DALE WEBSTER

Record-Setting Surfer Wears a Suit Every Day

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By Eli Saslow
Washington Post Staff Writer
Wednesday, June 21, 2006

Dale Webster refers to his wet suit as body armor, which is an appropriate analogy for a man who has relied on protection more often than any other surfer in history. Webster, 57, has surfed near his home in Northern California for more than 11,200 days in a row, a Guinness World Record that has left Webster with 30 worn surfboards and 29 torn wetsuits as keepsakes.

His streak started in New Zealand on a whim during a warm week in September 1975, and Webster sometimes laments the long list of sacrifices he's made to ride at least three waves every day since then. He's never visited his in-laws in Utah because he can't travel inland. He needs surgery on his eyes and ears because of extensive water damage. He's never held a full-time job -- he's a part-time custodian at a middle school -- because it would require adjustments to his surfing schedule.

But Webster continues to surf relentlessly because, he said, the rewards outweigh the costs. He's become a legend in the surfing community, a man whose pious devotion to the water captures the spirit of a sport that, for its diehards, is more about relating to nature than competing against it.

"The beauty of getting a free ride from nature is hard to describe," Webster said. "You've been out on this playground with all of this conflict, and somehow or another you've learned how to harness it and tap into it and get a ride from it. It's an incredible thrill."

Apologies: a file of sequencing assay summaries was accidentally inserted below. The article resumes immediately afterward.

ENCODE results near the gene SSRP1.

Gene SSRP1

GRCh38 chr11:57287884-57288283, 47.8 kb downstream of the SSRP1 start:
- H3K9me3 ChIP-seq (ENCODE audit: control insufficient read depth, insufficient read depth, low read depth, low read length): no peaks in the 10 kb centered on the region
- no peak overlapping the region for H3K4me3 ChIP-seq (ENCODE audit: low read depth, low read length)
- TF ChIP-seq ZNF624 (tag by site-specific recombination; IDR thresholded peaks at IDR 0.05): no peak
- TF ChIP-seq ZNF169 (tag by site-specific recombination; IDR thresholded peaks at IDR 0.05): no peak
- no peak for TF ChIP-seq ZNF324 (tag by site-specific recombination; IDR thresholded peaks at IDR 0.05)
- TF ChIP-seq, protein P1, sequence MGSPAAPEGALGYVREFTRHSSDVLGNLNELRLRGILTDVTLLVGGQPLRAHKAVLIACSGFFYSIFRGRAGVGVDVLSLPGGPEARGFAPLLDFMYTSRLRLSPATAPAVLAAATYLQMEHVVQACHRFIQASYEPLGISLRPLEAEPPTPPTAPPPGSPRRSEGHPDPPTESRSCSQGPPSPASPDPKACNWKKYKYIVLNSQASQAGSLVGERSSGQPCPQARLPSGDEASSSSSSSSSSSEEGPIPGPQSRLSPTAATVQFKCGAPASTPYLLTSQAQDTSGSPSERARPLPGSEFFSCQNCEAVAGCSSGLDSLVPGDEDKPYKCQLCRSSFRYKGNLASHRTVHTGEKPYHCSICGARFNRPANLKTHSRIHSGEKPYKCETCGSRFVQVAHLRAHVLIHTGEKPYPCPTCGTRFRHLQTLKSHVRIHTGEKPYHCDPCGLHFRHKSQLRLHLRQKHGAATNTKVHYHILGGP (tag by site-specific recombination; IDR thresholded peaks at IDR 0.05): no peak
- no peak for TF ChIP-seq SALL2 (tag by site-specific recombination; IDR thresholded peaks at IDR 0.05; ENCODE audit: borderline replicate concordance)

Webster has earned a modicum of celebrity since he appeared in "Step into Liquid," a popular surfing documentary released in 2003. And he worked hard for the acclaim. Webster has surfed through several tropical storms and often jumps into 50-degree water. He once surfed with kidney stones so painful that his wife had to drag him into the water and then take him directly to the hospital three waves later. Typically, Webster wakes up to surf each day at about 6 a.m., and he usually spends two or three hours in the water.

In the 30-plus years since his streak began, Webster has never competed in a professional event. Still, he's become something of an icon for professional surfers who revere his approach to the streak.

"I could stop and end the damn thing tomorrow, but I know I won't," Webster said. "I don't know what I'd do for one day without surfing. Riding those waves is addictive, and now it's a part of me."


© 2006 The Washington Post Company

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